3 factors that age your brain’s weak spot the fastest

Previously, an international team of researchers identified a “weak spot” in the brain that shows earlier degeneration in old age.

That makes it especially vulnerable to Alzheimer’s.

In a follow-up study, this same team of researchers examined the brain scans of 40,000 UK Biobank participants over the age of 45 to investigate the genetic and modifiable influences on this fragile brain network.

They’ve narrowed it down to three risk factors that influence faster brain aging the most…

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Identifying the worst risk factors

The researchers studied 161 risk factors for dementia and ranked their impact on this “weak spot” over and above the natural effects of age. These modifiable risk factors were grouped into 15 broad categories:

But, of all these risk factors, the researchers found that the “weak spot” of the brain was most vulnerable to diabetes, traffic-related air pollution and alcohol.

One co-author of the study, Anderson Winkler of the National Institutes of Health and The University of Texas Rio Grande Valley, notes that what sets this apart from other studies is that they looked at the contribution of each modifiable risk factor all together to assess the resulting degeneration of this particular “weak spot” after accounting for the effects of age and sex.

The researchers say these results shed light on some of the most critical risk factors for dementia and provide new information that can contribute to the prevention of dementia and future strategies for targeted intervention.

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Methods for dodging these risk factors

So, what does this all mean for you?

If you want to do all you can to lower your risk of dementia, avoiding the top three risk factors in this study is a good place to start.

Alcohol is probably the easiest to begin with. If you’re going to drink at all, make sure to practice moderation. Moderate alcohol consumption is linked to a lower risk of heart trouble (a risk factor for dementia). For that reason, one study found both people who drank too much and those who drank none were at higher risk for dementia.

The Centers for Disease Control and Prevention advises limiting alcohol consumption to two drinks or less a day for men and one drink a day or less for women. One drink is defined as 12 ounces of beer, 5.5 ounces of wine or 1.5 ounces of liquor.

The tie to diabetes is not surprising. One study showed people with untreated diabetes develop signs of Alzheimer’s nearly twice as fast as those who treat their diabetes.  So not only is avoiding diabetes important, but so is managing it.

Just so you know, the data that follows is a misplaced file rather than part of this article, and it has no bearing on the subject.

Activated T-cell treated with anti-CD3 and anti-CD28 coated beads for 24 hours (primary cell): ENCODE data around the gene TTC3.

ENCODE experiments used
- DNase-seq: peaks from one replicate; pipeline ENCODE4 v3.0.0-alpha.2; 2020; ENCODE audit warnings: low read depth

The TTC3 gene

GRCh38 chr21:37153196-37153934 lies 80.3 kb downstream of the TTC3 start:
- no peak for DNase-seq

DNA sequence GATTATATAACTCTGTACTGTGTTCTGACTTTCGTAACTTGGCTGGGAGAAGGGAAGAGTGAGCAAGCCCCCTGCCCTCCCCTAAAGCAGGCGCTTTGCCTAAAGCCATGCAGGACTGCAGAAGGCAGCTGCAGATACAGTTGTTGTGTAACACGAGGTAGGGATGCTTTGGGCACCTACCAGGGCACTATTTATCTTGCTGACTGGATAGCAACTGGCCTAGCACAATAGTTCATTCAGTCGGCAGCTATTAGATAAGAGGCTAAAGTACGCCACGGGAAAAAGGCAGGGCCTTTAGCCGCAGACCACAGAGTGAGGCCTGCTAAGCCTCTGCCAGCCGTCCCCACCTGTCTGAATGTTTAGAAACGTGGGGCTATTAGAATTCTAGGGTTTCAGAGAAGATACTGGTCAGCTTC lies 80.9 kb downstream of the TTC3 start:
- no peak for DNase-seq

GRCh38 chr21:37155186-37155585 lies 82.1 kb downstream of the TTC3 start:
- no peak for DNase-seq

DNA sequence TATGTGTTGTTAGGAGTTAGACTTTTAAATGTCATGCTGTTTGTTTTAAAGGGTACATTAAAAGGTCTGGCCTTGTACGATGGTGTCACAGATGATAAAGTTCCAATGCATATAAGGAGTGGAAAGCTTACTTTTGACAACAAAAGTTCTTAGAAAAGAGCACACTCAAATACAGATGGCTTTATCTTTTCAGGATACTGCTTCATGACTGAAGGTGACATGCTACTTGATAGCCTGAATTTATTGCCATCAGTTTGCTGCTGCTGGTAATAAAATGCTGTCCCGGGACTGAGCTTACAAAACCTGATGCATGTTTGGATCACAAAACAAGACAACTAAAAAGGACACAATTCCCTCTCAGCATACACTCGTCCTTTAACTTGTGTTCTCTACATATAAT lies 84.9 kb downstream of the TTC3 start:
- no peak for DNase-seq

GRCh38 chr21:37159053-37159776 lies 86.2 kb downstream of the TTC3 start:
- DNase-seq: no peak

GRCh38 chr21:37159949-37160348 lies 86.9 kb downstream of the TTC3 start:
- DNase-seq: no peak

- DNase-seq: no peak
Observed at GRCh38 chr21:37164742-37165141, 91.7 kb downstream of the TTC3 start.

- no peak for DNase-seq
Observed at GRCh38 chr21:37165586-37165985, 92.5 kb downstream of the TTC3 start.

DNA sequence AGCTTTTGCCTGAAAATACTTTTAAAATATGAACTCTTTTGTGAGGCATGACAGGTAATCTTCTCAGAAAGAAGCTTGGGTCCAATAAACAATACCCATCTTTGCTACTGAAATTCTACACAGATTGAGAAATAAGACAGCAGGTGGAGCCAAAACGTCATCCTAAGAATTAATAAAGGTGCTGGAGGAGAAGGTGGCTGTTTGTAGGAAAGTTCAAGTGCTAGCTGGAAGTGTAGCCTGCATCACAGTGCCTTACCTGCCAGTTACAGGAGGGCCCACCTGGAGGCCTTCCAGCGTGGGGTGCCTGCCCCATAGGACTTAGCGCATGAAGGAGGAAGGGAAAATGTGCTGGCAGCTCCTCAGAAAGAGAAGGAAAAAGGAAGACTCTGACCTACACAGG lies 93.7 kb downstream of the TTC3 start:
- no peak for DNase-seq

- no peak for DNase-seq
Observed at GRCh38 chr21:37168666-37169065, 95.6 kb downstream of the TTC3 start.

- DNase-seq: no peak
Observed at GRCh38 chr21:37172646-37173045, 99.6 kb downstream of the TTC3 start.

Here are a few steps you can take to do both:

  • Lose weight. This is probably the most important step to preventing diabetes. Research indicates that losing as little as 7 percent of your body weight could slash your diabetes risk by almost 60 percent.
  • Exercise. Regular physical activity can reduce your blood sugar and even lower your overall diabetes risk by helping you to lose weight and boost your insulin sensitivity.
  • Adopt a Mediterranean-style diet. This means eating plenty of fish, olive oil, whole grains, beans, legumes and fresh fruit and veggies in your daily diet. It has plenty of fiber intake, which helps you feel full so you lose weight faster and spices that improve the glycemic profile. Big bonus: it contains brain-supporting nutrients that cross the blood-brain barrier!

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Air pollution may be the hardest of the three risk factors to avoid. Unless you live in a truly rural area, you’re guaranteed to be exposed to some level of air pollution caused by traffic.

Oddly enough traffic-caused air pollution has been tied to raising blood pressure and diabetes risk — both of which are contributing factors to dementia and brain aging on their own.

Still, there are things you can do to minimize the damage caused by exposure to air pollution, or even limit the amount of air pollution you’re exposed to:

  • Take a vitamin B supplement. One study shows that B vitamins can reduce the DNA damage caused by air pollution by a whopping 102 percent. Make sure the supplement is high quality and contains at least 2.5 mg of folic acid, 50 mg of vitamin B6 and 1 mg of vitamin B12.
  • Eat broccoli sprouts. They contain a compound that’s been shown to reduce the impact of air pollution on your health.
  • Start a detox regimen. A detox regimen like EDTA chelation can help your body handle exposure to pollutants.

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Risk factors for faster aging in the brain revealed in new study — EurekAlert!

The effects of genetic and modifiable risk factors on brain regions vulnerable to ageing and disease — Nature Communications

Alcohol and Public Health Frequently Asked Questions — Centers for Disease Control and Prevention

Carolyn Gretton

By Carolyn Gretton

Carolyn Gretton is a freelance writer based in New Haven, CT who specializes in all aspects of health and wellness and is passionate about discovering the latest health breakthroughs and sharing them with others. She has worked with a wide range of companies in the alternative health space and has written for online and print publications like Dow Jones Newswires and the Philadelphia Inquirer.